It doesn’t matter what you are, whether you have a big role or a small role. I think, for me, it is the journey because this is part of your growth. One day you could be the lead and the next you could be an ensemble member and that is just part of it all. The most important thing for me is that you are learning from whichever character or whichever role you are taking on. To answer your question, it’s fascinating because it just happened like this. I didn’t have time to think. Roles just came. I am a believer in God and I trust in God and think that He is part of my journey. This is why I am where I am because this is his plan. With that saying, I’m a lead now but I could be an ensemble member tomorrow and that is absolutely wonderful because that is how you are growing as an artist and growing into different characters and stretching yourself.

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Photo credit: Sarafina Magazine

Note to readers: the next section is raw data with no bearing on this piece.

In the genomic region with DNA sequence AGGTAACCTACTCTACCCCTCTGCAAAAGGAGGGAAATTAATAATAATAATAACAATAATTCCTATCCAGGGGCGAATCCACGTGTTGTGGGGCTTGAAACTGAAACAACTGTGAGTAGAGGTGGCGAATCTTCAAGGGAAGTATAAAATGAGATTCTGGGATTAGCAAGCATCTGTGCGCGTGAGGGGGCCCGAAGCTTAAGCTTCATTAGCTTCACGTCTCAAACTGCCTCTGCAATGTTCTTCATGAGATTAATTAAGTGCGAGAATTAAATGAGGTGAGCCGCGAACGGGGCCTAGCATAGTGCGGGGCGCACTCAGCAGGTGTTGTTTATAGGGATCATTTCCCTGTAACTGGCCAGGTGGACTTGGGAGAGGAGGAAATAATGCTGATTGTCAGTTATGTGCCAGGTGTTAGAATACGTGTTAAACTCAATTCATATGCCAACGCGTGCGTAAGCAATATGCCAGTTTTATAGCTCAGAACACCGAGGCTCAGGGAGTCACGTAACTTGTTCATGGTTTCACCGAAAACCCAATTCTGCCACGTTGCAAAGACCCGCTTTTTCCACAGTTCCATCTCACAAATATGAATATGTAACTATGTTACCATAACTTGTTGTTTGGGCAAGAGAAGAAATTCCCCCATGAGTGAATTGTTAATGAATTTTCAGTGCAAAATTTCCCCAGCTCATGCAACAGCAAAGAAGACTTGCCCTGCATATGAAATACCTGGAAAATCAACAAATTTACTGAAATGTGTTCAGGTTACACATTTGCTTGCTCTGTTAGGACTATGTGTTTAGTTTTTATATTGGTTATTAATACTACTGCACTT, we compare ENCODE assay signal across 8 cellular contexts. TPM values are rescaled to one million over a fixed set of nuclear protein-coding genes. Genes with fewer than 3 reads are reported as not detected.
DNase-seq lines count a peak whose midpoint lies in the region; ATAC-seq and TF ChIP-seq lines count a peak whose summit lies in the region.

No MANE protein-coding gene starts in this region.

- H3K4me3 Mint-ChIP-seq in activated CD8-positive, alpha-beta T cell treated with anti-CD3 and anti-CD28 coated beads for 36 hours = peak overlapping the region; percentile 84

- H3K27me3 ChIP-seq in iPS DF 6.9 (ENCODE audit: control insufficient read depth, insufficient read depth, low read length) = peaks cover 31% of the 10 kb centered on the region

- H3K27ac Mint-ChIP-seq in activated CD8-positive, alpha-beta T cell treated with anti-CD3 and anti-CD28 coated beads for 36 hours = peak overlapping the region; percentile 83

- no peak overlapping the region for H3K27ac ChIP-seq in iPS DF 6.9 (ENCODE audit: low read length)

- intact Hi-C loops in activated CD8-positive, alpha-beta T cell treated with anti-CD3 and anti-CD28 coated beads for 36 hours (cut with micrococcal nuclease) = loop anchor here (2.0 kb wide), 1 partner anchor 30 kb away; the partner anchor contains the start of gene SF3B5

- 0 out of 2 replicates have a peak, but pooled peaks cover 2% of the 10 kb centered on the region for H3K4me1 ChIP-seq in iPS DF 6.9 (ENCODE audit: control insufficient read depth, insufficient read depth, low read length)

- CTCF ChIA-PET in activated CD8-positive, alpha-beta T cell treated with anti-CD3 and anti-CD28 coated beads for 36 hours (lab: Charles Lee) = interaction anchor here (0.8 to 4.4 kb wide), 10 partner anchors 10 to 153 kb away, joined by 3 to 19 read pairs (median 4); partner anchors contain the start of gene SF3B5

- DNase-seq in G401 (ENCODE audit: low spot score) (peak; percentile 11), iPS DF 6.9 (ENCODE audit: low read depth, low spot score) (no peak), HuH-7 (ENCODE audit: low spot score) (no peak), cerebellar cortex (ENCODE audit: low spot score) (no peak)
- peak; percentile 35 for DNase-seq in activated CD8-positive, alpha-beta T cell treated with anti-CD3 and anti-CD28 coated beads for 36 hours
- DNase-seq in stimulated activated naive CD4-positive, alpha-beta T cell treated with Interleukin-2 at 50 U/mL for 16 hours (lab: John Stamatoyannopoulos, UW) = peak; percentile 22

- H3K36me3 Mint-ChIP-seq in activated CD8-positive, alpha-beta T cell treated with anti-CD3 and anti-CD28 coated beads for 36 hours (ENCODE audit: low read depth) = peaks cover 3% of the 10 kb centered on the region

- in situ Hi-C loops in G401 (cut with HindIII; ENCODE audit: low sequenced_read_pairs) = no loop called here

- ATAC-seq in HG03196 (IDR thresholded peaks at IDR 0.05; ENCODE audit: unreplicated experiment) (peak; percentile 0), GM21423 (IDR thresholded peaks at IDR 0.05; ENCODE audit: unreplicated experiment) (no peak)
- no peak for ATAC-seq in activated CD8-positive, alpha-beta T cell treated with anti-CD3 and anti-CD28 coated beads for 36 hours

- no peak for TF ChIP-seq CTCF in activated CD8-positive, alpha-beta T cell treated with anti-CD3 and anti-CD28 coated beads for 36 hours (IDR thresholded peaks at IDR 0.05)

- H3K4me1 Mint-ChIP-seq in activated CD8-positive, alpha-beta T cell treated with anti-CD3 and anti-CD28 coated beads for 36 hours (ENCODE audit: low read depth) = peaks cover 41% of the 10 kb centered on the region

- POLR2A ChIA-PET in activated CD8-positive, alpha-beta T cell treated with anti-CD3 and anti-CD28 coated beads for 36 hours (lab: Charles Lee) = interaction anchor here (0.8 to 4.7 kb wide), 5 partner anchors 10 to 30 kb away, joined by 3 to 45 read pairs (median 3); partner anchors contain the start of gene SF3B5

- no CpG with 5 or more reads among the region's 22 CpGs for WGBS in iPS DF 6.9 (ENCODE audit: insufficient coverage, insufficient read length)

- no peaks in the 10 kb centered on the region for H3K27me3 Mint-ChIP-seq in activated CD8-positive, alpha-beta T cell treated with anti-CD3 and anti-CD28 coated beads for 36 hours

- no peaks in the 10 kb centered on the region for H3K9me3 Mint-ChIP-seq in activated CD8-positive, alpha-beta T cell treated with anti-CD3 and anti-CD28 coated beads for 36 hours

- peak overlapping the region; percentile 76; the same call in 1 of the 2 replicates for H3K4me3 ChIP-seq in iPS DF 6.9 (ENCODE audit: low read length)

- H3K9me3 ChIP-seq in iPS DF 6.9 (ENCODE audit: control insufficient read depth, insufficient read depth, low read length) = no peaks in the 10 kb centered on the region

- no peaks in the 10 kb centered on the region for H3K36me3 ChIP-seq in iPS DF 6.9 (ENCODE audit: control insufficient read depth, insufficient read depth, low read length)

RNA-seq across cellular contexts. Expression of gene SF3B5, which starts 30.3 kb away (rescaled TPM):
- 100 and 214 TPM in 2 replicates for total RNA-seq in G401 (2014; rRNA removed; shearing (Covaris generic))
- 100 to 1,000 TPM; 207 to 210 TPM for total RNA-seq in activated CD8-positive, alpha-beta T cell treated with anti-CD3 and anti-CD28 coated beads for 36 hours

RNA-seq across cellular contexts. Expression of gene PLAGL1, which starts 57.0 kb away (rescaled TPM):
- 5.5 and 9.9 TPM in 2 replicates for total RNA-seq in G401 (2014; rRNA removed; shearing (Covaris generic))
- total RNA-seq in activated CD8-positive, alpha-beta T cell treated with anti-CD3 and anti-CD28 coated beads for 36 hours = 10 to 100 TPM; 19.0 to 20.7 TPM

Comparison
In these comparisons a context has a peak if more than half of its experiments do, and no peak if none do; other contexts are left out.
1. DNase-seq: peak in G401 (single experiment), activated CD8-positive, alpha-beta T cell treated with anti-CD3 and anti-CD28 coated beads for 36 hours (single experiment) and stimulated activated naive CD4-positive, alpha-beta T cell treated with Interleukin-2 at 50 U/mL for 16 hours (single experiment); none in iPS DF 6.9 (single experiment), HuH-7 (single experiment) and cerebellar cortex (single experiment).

Because I am catching you at the beginning of your career, what are your hopes for the rest of your career?

I would just like to grow as an artist. For now, musical theatre is something that is blissful to me and very precious but who knows what will happen in the years to come. I would just like to grow as an artist, as a performer, as a singer. 

As a performer, what is the best piece of advice you feel you’ve ever been given?

To always be true to yourself and know your worth. Work hard and smart and be passionate about what you do. 

Who are some South African women in the arts that inspire you?

There are so many. I would say; Virginia Davids, Lynelle Kenned, Edith Plaatjies, Toni Stuart, Shelley Lothian and Melanie Scholtz.


Danger in the Dark will run at the Baxter Theatre until November 2nd. For tickets, click here.

You can follow Alexis on Instagram.

Special thanks to Fahiem Stellenboom and Jessica Hewson.

All photos were taken on October 22nd 2019 at the Baxter Theatre.

Sarafina Magazine maintains copyright over all images. For usage or inquiries, please contact us.